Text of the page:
Sunday, September 24, 2006

# 184 THE ART OF MYSTICISM

Don’t we just spend most of our lives searching for ways to make ourselves more attractive? It’s the thing that we hope will single us out so we will be picked as the most desirable mate, employee, mother, model, or citizen without having to jump up and down with hand in the air yelling, “Pick me, pick me.” And even those who swear they neither want or need approval are engaged in the hunt. For women the hunt is often for fashionable clothing, a flattering hairdo, longer eyelashes, or fingernails, or a way to lose a few pounds or gain a few pounds, or even surgery that will enhance breasts, lips, noses, or some other minor body flaw.

But in our yen to be more attractive, do we really know what ‘attractive’ means? Too many think the best word that describes ‘attractive’ is ‘sexy’. Not so, the best that describes attractive is ‘pleasing to the eye and charming to the mind’. And that latter part, that ‘charming to the mind part’, is the clincher.

Now this search to be more attractive is no different from the physical search for a lost or misplaced pen or scissors. The harder we look, the less we see. And eventually when we find the missing item, we have to kick ourselves because it was right under our noses during the whole of the frustrating search.

What hampers us most in our quest to be attractive is the irrevocable damage when we become too scientific, too fact-orientated, too hard-wired to find delight in fantasy, and humor in minor agitation. Science is hard on an imagination. There is no humor to be found in the context of cold hard facts that ultimately lead to the embattlements of whom is right and who is wrong.

So often it is said that if you want to a relationship to survive, you have to maintain a certain amount of mysticism. It is believed that is at the root of sustainable relationships.

And so, with our flat and scientific minds, we ask ‘How can I possibly do that? This man I am married to for thirty years has already seen me at my worst – without my teeth, without my clothes, or in slovenly robes and Medusa hair. I don’t know how, in such a climate, to retain the magnetism of mysticism.’

Well, actually it’s easy. Now I can’t say this is a general rule but in my mind I suspect it is. I’ve read enough books where despite a wealth of physical flaws, he still loved her for her mysticism – her simplicity, naiveté, sweet totally trusting nature, or imagination. These are the things that play a magic roll in relationships. So in my life, though often slovenly and unkempt, after more than thirty years of marriage, I still retain the magnetism of a bit of mysticism. So shall I tell you my secrets?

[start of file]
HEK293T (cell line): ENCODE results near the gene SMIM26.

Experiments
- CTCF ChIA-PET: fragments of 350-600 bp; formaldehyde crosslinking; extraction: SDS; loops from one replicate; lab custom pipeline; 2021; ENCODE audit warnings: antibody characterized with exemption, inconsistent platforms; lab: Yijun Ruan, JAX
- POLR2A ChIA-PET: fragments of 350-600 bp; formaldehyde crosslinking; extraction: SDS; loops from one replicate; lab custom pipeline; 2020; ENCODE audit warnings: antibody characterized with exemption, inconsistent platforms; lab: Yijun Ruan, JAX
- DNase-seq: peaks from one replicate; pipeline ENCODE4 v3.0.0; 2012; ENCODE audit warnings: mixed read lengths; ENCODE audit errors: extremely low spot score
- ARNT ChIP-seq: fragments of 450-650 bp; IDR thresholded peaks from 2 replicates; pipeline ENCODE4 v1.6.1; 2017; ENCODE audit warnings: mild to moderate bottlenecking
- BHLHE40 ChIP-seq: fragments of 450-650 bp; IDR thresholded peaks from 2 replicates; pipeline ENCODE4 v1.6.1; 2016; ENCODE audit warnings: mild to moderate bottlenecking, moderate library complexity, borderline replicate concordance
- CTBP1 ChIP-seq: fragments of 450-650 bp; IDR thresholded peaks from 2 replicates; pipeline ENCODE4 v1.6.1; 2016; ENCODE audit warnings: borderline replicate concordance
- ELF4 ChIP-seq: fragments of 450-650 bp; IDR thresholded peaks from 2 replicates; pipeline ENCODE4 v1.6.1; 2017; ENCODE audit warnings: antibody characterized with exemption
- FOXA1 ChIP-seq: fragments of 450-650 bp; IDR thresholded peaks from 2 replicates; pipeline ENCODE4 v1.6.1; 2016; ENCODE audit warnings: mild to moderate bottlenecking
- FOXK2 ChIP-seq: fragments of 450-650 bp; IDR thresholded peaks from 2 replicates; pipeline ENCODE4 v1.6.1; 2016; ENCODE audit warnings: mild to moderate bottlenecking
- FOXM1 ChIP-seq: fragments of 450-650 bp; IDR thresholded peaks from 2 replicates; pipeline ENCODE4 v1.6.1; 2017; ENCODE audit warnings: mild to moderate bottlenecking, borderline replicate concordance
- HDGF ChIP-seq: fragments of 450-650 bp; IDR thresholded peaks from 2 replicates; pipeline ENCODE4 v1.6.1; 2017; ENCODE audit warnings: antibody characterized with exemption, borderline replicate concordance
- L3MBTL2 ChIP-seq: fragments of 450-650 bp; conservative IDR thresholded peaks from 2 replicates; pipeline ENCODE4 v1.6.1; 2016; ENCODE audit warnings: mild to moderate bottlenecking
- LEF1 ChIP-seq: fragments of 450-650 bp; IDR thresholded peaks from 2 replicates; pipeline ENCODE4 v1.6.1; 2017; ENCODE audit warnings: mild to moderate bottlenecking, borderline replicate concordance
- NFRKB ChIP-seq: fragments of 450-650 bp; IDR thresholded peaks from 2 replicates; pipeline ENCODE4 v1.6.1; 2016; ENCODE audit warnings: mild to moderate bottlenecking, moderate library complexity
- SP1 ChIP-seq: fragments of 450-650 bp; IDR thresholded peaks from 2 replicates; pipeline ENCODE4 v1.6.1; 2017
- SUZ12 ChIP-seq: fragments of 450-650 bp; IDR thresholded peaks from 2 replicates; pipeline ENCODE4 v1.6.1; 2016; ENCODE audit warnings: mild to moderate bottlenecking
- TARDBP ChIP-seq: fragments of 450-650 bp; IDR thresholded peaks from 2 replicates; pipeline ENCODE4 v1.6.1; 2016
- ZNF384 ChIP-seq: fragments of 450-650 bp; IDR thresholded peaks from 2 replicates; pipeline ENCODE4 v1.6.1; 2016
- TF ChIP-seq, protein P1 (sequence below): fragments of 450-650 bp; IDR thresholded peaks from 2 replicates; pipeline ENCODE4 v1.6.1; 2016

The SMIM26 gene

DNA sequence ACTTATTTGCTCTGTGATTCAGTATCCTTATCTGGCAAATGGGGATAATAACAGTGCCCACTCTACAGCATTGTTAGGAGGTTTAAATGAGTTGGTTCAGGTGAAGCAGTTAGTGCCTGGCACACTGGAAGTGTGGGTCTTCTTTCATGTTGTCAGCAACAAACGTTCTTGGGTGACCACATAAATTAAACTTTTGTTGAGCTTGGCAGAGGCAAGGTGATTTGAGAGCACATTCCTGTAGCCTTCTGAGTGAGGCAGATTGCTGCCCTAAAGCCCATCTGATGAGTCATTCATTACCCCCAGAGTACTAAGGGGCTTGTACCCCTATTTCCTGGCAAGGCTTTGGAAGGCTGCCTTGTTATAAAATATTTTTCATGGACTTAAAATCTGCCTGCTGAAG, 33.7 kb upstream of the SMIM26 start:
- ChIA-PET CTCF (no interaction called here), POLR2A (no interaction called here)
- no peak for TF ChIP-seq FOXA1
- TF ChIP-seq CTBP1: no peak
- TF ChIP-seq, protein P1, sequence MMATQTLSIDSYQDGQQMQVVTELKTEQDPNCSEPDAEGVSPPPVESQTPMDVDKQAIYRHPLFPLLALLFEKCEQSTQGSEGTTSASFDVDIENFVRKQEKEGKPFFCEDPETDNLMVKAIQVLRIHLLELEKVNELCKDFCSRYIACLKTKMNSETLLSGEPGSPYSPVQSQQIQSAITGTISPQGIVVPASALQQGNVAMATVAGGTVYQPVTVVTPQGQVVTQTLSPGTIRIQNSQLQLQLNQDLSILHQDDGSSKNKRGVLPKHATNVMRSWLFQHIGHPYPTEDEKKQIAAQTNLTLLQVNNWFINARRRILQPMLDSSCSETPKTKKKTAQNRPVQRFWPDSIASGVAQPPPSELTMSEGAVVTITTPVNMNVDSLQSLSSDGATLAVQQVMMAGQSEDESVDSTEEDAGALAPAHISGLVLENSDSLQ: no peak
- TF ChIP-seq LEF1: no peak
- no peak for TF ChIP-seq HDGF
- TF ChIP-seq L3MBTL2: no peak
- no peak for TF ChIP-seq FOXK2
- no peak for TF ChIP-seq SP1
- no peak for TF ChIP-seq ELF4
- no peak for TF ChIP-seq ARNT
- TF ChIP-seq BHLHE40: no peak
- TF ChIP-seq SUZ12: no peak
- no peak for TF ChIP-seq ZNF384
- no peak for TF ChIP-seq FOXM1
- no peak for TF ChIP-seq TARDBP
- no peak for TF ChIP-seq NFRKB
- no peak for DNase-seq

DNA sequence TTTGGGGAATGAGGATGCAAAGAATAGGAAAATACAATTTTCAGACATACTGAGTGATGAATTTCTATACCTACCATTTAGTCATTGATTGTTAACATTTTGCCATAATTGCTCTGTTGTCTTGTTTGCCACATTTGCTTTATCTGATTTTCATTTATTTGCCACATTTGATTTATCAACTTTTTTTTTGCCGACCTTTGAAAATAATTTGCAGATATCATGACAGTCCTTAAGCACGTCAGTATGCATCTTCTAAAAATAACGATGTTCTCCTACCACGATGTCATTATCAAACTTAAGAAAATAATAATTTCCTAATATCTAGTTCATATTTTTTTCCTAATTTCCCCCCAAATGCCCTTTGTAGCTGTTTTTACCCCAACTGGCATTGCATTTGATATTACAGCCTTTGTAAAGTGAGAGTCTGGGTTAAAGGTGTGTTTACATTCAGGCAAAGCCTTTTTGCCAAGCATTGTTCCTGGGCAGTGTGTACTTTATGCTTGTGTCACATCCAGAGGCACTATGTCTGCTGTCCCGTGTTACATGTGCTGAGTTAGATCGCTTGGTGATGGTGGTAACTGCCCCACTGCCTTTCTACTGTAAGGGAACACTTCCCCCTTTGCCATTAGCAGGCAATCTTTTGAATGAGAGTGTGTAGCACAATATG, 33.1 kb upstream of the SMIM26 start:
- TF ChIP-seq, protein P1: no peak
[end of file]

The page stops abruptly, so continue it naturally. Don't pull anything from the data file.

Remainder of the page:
My mysticism takes the form of occasional genuine stupidity. Or the form of pretended “I don’t get it” and pleas for Hub’s wisdom(?). Or letting him be right though I know he is wrong. Sometimes it takes the form of a garish display of helpless dependency, and sometimes the form of smooth spiced-up gravy to go with his mashed potatoes.

2 Comments:

Anonymous Dick said...

Another perpsective from the distaff side. When I was a child, my father had a good friend in the town cobbler, Chas Bishop. Chas was a squat, short-limbed, scrub-haired man with a
Jean-Paul Sartre astigmatism & a limp. No Adonis, he. And yet one lunchtime my mother said, a little wistfully, "Now, Chas Bishop - there's an attractive man". I was astonished. "So what's the appeal?" I demanded. "He listens", Mum answered.

12:13 AM  
Blogger Roberta said...

dick, I enjoyed that amusing wee anecdote. Assumptions obviously can't be made that beauty is all without taking into consideration other charms with equal appeal.

1:57 PM  

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